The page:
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Swim? Not a Bit, Stranger, but I Reckon if Ye'd Drap me down in the Middle of This Yhur River, I Reach Land ...
A "country bumpkin" meets a "city slicker" in this illustration

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Ernest H. Edison and Steve Porter performing "The Arkansas Traveler (Descriptive Scene)" in 1922

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Credits
Vaudeville Comedians
Some comedy routines become classics. Meetings between "country bumpkins" and "city slickers" provided lots of material for jokes, and became a classic comedy routine. One popular sketch was called "The Arkansas Traveler." It was inspired by an 1852 print that showed a wisecracking, fiddle-player meeting a sophisticated city person. Dramatized, this kind of humorous sketch often included sound effects and music. Can you think of any modern comedy routines that include sound effects and music?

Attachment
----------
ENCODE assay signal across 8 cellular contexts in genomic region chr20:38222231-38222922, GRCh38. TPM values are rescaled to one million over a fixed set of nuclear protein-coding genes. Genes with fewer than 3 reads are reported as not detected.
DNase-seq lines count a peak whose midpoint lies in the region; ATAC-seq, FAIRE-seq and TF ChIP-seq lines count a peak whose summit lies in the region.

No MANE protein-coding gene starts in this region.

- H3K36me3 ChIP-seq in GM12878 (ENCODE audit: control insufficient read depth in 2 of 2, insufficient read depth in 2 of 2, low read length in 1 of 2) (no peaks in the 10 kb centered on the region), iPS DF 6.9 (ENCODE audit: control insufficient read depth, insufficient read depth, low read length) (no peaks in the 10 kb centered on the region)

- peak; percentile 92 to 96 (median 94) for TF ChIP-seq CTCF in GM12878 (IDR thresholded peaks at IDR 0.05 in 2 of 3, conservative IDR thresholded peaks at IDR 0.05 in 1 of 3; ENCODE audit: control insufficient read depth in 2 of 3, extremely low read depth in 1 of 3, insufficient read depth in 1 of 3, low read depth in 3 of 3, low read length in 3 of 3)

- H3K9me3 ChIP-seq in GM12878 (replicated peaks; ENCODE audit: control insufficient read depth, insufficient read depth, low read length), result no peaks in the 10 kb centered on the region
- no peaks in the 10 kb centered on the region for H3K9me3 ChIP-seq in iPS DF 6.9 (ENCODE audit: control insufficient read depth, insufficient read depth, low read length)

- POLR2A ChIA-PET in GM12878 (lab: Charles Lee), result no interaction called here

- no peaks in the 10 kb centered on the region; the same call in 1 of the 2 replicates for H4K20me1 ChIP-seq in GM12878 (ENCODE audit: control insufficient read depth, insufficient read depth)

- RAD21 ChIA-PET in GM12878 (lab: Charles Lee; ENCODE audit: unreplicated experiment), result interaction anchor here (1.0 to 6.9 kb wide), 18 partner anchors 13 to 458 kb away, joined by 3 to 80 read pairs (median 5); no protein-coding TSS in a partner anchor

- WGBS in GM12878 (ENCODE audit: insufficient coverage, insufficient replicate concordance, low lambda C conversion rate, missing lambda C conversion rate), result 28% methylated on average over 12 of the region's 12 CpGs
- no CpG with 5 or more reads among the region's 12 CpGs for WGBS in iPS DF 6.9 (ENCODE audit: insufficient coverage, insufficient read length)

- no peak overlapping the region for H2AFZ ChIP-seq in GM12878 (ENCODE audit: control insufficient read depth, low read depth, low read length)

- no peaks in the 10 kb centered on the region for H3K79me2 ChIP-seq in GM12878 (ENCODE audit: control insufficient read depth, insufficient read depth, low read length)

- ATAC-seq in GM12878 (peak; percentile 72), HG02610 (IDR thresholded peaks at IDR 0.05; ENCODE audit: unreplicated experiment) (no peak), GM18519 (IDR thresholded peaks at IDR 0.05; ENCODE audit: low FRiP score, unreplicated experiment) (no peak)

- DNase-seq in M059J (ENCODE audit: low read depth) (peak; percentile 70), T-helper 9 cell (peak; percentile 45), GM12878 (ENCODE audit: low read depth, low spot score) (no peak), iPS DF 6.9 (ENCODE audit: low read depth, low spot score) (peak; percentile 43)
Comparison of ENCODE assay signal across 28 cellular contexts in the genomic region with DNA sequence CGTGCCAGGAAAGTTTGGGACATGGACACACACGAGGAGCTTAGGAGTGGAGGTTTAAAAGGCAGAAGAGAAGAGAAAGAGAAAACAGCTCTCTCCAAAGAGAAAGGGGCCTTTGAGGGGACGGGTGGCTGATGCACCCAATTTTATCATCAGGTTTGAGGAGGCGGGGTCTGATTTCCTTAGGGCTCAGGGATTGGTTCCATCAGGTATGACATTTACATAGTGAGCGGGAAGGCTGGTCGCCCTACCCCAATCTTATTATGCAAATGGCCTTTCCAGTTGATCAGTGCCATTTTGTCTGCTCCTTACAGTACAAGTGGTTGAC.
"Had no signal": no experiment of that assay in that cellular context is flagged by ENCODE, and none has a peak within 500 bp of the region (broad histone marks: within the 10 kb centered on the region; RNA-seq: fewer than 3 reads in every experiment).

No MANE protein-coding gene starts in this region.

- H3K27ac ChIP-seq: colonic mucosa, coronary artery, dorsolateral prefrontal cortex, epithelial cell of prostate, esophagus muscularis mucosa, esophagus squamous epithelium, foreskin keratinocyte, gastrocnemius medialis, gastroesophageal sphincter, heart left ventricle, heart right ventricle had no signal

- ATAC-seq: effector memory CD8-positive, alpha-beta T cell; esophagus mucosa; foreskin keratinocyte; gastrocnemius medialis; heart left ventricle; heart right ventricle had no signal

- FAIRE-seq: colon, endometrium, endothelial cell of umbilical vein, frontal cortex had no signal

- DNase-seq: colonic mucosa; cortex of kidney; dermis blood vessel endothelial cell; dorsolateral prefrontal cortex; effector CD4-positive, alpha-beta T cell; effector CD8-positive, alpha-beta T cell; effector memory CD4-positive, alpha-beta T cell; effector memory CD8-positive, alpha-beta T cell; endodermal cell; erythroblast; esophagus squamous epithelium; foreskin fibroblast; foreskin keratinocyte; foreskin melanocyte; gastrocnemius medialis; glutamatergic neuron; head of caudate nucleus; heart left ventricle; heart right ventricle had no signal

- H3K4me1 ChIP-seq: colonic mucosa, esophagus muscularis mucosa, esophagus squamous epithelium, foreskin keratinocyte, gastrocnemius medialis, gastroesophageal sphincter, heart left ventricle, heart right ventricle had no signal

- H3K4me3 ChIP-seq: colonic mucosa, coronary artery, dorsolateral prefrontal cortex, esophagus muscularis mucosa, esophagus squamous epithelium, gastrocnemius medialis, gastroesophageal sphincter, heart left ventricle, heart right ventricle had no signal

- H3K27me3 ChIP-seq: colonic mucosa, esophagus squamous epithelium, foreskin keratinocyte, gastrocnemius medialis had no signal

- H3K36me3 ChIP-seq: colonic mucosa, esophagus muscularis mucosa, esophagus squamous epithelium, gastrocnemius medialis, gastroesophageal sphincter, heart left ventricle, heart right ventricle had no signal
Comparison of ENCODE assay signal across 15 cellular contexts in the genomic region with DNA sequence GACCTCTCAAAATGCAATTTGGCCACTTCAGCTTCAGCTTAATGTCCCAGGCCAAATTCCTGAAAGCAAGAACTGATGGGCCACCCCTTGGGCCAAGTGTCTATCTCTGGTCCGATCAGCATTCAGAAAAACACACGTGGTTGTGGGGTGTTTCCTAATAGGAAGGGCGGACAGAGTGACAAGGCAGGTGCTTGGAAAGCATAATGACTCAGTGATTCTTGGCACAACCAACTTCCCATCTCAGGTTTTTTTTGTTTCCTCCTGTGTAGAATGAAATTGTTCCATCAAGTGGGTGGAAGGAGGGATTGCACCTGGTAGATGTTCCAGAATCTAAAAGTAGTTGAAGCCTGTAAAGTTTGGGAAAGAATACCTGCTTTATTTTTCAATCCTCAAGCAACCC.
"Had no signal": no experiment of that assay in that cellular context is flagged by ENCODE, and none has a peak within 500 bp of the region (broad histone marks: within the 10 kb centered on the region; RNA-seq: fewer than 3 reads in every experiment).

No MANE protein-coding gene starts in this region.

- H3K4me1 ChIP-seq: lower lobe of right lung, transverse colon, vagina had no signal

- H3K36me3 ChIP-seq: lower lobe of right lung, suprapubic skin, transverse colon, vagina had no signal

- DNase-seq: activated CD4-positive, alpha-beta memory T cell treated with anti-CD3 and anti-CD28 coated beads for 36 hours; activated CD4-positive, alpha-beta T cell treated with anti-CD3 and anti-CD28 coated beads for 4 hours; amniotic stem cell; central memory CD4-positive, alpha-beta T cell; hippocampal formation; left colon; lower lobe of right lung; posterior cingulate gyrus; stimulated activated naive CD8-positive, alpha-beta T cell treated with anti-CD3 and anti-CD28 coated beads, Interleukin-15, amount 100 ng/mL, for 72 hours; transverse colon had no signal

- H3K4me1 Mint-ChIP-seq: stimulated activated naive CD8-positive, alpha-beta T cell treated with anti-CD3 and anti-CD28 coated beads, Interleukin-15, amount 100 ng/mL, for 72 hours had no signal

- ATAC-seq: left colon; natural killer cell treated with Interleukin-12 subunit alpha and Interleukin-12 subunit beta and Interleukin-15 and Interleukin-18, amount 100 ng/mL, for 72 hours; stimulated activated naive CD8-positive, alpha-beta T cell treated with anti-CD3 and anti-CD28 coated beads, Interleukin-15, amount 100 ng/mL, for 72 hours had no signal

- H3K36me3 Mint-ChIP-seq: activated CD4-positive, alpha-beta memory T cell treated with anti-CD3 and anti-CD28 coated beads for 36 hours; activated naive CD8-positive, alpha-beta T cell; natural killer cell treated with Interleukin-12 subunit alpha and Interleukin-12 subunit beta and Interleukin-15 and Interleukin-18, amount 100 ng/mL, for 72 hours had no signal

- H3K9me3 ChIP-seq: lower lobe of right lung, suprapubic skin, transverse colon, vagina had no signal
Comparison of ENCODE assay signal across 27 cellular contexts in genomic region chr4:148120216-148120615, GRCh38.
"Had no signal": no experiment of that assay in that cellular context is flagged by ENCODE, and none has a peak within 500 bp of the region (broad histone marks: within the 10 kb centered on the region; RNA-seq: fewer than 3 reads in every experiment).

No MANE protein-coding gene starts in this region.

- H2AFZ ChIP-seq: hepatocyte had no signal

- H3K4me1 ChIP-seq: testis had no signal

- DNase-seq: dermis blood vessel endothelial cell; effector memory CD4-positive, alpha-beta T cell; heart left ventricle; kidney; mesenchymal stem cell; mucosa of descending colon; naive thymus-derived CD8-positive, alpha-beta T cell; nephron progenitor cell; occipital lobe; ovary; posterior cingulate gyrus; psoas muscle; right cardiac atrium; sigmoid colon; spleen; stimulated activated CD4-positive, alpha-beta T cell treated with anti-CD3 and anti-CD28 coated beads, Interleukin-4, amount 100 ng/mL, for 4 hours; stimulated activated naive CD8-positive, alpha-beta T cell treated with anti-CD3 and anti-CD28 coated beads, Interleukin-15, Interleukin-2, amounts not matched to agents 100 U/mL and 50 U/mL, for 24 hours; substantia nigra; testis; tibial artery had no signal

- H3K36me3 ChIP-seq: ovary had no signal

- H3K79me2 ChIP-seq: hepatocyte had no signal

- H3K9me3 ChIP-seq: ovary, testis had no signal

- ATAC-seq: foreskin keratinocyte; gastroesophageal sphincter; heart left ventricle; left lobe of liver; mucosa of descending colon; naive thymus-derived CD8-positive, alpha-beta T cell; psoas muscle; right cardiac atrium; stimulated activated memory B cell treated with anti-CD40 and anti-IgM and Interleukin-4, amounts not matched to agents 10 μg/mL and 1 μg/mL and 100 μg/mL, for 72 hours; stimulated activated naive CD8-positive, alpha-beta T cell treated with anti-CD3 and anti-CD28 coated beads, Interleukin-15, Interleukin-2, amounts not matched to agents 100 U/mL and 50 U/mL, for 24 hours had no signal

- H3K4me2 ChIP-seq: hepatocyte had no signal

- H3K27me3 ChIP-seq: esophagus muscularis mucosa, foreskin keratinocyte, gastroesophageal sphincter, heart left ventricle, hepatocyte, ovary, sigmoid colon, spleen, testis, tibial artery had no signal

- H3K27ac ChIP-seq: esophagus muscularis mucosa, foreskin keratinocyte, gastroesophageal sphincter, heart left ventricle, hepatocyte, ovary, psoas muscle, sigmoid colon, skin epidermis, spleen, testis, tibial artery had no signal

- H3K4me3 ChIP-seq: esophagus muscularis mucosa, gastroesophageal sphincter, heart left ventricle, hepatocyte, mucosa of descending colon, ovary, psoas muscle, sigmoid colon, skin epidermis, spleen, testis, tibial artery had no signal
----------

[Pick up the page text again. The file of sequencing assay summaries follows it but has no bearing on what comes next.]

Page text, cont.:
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CREDIT: "Swim? Not a Bit, Stranger, but I Reckon if Ye'd Drap me down in the Middle of This Yhur River, I Reach Land ..." 1887?. Cabinet of American Illustration, Prints and Photographs Division, Library of Congress.
AUDIO CREDIT: Edison, Ernest H. and Porter, Steve, performers. "The Arkansas Traveler (Descriptive Scene)." Recorded 1922. The American Variety Stage: Vaudeville and Popular Entertainment, 1870-1920, Library of Congress.